EE/Ma/CS 126 ab. Information Theory. 9 units (3-0-6): first, second terms. Prerequisites: Ma 3. Shannon's mathematical theory of communication, 1948-present. Entropy, relative entropy, and mutual information for discrete and continuous random variables. Shannon's source and channel coding theorems. Mathematical models for information sources and communication channels, including memoryless, Markov, ergodic, and Gaussian. Calculation of capacity and rate-distortion functions. Universal source codes. Side information in source coding and communications. Network information theory, including multiuser data compression, multiple access channels, broadcast channels, and multiterminal networks. Discussion of philosophical and practical implications of the theory. This course, when combined with EE 112, EE/Ma/CS/IDS 127, EE/CS 161, and EE/CS/IDS 167, should prepare the student for research in information theory, coding theory, wireless communications, and/or data compression. EE/Ma/CS 126a offered 2021-2022; EE/Ma/CS 126b not offered 2021-2022. Instructor: Effros.
EE/Ma/CS/IDS 127. Error-Correcting Codes. 9 units (3-0-6): third term. Prerequisites: EE 55 or Ma 3. This course develops from first principles the theory and practical implementation of the most important techniques for combating errors in digital transmission or storage systems. Topics include highly symmetric linear codes, such as Hamming, Reed-Muller, and Polar codes; algebraic block codes, e.g., BCH, Reed-Solomon (including a self-contained introduction to the theory of finite fields); and sparse graph codes with iterative decoding, i.e., LDPC code and turbo codes. Students will become acquainted with encoding and decoding algorithms, design principles and performance evaluation of codes. Instructor: Kostina.
EE/Ma/CS/IDS 136. Topics in Information Theory. 9 units (3-0-6): third term. Prerequisites: Ma 3 or ACM/EE/IDS 116 or CMS 117 or Ma/ACM/IDS 140a. This class introduces information measures such as entropy, information divergence, mutual information, information density from a probabilistic point of view, and discusses the relations of those quantities to problems in data compression and transmission, statistical inference, language modeling, game theory and control. Topics include information projection, data processing inequalities, sufficient statistics, hypothesis testing, single-shot approach in information theory, large deviations. Not offered 2021-2022. Instructor: Kostina.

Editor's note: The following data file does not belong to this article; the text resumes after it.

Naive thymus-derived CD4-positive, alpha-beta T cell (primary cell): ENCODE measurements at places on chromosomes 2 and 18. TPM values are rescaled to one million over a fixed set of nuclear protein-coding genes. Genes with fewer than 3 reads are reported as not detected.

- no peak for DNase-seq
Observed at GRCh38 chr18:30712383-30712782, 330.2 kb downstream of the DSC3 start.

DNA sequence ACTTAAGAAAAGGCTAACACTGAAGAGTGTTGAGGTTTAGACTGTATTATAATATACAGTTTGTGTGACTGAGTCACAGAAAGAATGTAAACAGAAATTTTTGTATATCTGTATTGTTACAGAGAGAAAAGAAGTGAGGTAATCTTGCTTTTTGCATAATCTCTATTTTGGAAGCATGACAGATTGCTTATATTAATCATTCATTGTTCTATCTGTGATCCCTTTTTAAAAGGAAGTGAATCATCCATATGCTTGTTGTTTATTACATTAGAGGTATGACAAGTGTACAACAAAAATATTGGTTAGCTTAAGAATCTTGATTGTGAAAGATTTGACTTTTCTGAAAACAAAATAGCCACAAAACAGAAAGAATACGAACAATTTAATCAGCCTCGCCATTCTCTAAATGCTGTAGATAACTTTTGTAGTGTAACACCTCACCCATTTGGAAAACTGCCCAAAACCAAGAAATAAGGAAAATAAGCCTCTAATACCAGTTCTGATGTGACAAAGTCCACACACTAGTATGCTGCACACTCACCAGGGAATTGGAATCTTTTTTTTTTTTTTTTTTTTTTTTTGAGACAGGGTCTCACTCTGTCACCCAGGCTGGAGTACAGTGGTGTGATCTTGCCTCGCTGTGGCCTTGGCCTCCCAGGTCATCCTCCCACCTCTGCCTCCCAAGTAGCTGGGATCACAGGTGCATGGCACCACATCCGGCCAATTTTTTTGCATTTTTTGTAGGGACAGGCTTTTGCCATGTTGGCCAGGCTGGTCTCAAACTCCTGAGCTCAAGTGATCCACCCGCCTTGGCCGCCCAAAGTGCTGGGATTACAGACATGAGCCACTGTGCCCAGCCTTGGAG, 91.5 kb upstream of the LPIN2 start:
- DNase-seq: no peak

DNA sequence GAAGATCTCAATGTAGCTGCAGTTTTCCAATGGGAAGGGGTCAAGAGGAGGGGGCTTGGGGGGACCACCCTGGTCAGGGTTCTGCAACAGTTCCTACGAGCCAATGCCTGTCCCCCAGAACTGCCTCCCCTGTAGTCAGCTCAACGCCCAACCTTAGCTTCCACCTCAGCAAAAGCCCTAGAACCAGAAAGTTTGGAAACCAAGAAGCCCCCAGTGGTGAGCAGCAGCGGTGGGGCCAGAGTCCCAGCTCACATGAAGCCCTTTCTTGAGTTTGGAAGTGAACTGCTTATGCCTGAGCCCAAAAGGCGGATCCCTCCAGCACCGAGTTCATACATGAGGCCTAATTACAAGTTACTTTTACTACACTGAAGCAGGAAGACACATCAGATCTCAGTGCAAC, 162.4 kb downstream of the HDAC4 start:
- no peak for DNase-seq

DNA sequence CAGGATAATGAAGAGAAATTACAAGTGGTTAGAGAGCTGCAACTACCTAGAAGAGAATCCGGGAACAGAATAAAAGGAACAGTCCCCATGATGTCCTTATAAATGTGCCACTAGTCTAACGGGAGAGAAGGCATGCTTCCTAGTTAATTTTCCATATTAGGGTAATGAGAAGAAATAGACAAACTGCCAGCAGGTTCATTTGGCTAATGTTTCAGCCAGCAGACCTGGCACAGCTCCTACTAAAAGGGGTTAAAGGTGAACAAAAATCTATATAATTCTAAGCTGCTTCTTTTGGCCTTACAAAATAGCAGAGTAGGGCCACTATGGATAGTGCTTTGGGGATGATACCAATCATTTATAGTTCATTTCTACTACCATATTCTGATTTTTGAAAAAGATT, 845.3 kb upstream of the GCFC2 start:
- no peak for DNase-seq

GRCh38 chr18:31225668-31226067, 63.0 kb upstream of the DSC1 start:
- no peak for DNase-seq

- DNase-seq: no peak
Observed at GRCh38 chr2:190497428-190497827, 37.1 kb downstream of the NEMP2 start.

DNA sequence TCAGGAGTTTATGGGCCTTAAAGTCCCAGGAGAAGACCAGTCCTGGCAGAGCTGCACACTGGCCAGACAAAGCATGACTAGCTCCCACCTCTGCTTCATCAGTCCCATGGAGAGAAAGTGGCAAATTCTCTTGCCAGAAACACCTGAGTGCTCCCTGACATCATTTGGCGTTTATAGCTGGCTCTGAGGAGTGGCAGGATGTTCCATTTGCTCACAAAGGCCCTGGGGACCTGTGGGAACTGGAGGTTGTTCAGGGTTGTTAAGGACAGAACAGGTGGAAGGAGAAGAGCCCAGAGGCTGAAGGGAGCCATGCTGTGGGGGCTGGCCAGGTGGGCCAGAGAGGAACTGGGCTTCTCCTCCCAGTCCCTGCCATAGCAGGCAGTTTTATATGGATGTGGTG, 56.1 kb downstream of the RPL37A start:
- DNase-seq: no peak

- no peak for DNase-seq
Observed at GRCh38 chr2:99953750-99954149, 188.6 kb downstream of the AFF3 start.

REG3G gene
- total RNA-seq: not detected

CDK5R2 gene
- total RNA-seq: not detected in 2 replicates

CNS/Bi/Ph/CS/NB 187. Neural Computation. 9 units (3-0-6): third term. Prerequisites: introductory neuroscience (Bi 150 or equivalent); mathematical methods (Bi 195 or equivalent); scientific programming. This course aims at a quantitative understanding of how the nervous system computes. The goal is to link phenomena across scales from membrane proteins to cells, circuits, brain systems, and behavior. We will learn how to formulate these connections in terms of mathematical models, how to test these models experimentally, and how to interpret experimental data quantitatively. The concepts will be developed with motivation from some of the fascinating phenomena of animal behavior, such as: aerobatic control of insect flight, precise localization of sounds, sensing of single photons, reliable navigation and homing, rapid decision-making during escape, one-shot learning, and large-capacity recognition memory. Instructors: Meister, Rutishauser.